The Maryland women’s basketball team agreed on a plan.
The players would follow the Notre Dame women’s basketball squad in wearing “I Can’t Breathe” warmup shirts. The quote comes from Eric Garner, who repeated the phrase before he died in 2014 after a police officer placed him in a chokehold.
ABOVE: Maryland students have held many protests this past year, for local and national issues alike. But where are the athletes?
This deal, though, had one condition. If any of the 12 team members weren’t informed enough on Garner’s death or police brutality issues to pass a quiz from the coaching staff, no players could don the shirts. Before allowing her players to speak publicly, coach Brenda Frese wants them to understand both sides of an issue.
The players dispersed from that meeting during the 2014-15 season and expanded their knowledge, researching on the internet and asking each other questions. But a few days later, some players didn’t pass the test.
“I was one of those people who was very upset about it,” former Maryland women’s basketball guard Chloe Pavlech said. “Knowing the media would ask questions, if you say the wrong thing, it not only badly reflects on you, your family, your program or institution, it can also be seen as disrespectful for [Garner] and his family.”
This was just one example of college athletes not gaining a platform to voice their opinions.
While many professional athletes have spoken out about their perceptions of racial injustices in this country, and a bevy of NFL players have kneeled during the national anthem, current Maryland athletes haven’t contributed to the dialogue. Some students feel a student-athlete speaking out would advance conversations and provide the community a greater sense of unity.
Though Maryland players haven’t taken a public stance on racial issues, recent events have led to productive internal discussions.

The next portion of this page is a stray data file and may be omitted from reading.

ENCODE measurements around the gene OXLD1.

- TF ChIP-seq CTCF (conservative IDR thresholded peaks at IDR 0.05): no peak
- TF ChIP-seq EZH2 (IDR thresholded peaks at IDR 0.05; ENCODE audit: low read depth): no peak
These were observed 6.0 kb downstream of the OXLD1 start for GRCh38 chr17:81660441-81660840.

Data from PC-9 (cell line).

“Whether you’re a star athlete or you’re a bench player, and you’re in a team sport, it’s not about you,” Pavlech said. “It’s about your team.”
ABOVE: A.J. Francis wanted to speak out about societal issues when he played at Maryland between 2008 and 2012, but he didn’t want coaches to view him as a distraction. (Courtesy of A.J. Francis)
While playing defensive lineman for Maryland between 2008 and 2012, A.J. Francis was eager to bring awareness toward the racial injustices he experienced, such as the two times he said police officers pulled guns on him as a teenager.
But Francis didn’t want coaches to view him as a distraction and diminish his playing time or scholarship, especially with a chance to get drafted. He said he also believed the team wouldn’t allow him to talk to the media anymore if he spoke out.
Francis, who now plays for the Washington Redskins, felt especially constrained during his junior season. He said Randy Edsall perceived him as lazy after taking over the program in 2011.
“Every team in the country in college has a player that’s better than whoever’s playing in front of him, and they don’t play because them and the coach have a problem,” Francis said. “Even though I shouldn’t have had to shrink myself to please him … I had to. Otherwise I wouldn’t be where I am today.”
Edsall, who now coaches Connecticut, said through a statement he would’ve helped Francis present his views on social injustices if Francis had approached him with his concerns.
Francis said many black athletes experience similar situations as him growing up. Former Maryland wide receiver Torrey Smith, who said police officers have drawn a gun on him three times without cause, added societal events are discussed in almost every locker room, regardless of the level.
For example, the Maryland women’s basketball team uses the term “Kumbaya” to describe meetings for the players to escape basketball and gather in the locker room to discuss issues weighing their minds.
Twice this year, the topic of the 30- to 60-minute conversations revolved around racism and police brutality. The squad’s 10 players represent six different states and Greece, meaning each team member can use her background to educate others.
The Terps have also traveled to three of their players’ hometowns this season, helping the athletes learn diverse cultures by spending time with the host player’s families.
“At most schools,” Pavlech said, “I don’t think a lot of college coaches would let you bring up the issue altogether.”
On Sept. 22, President Trump implored NFL teams release players who kneel during the national anthem, calling any player who participates in the movement a “son of a bitch.”
Two days later, Maryland volleyball coach Steve Aird tweeted a photo of him and his team locking arms with the caption: “The power of sport brings us together. #Unity #Love.”
“Even though I shouldn’t have had to shrink myself to please him … I had to.”
—A.J. Francis on his experience with former Maryland coach Randy Edsall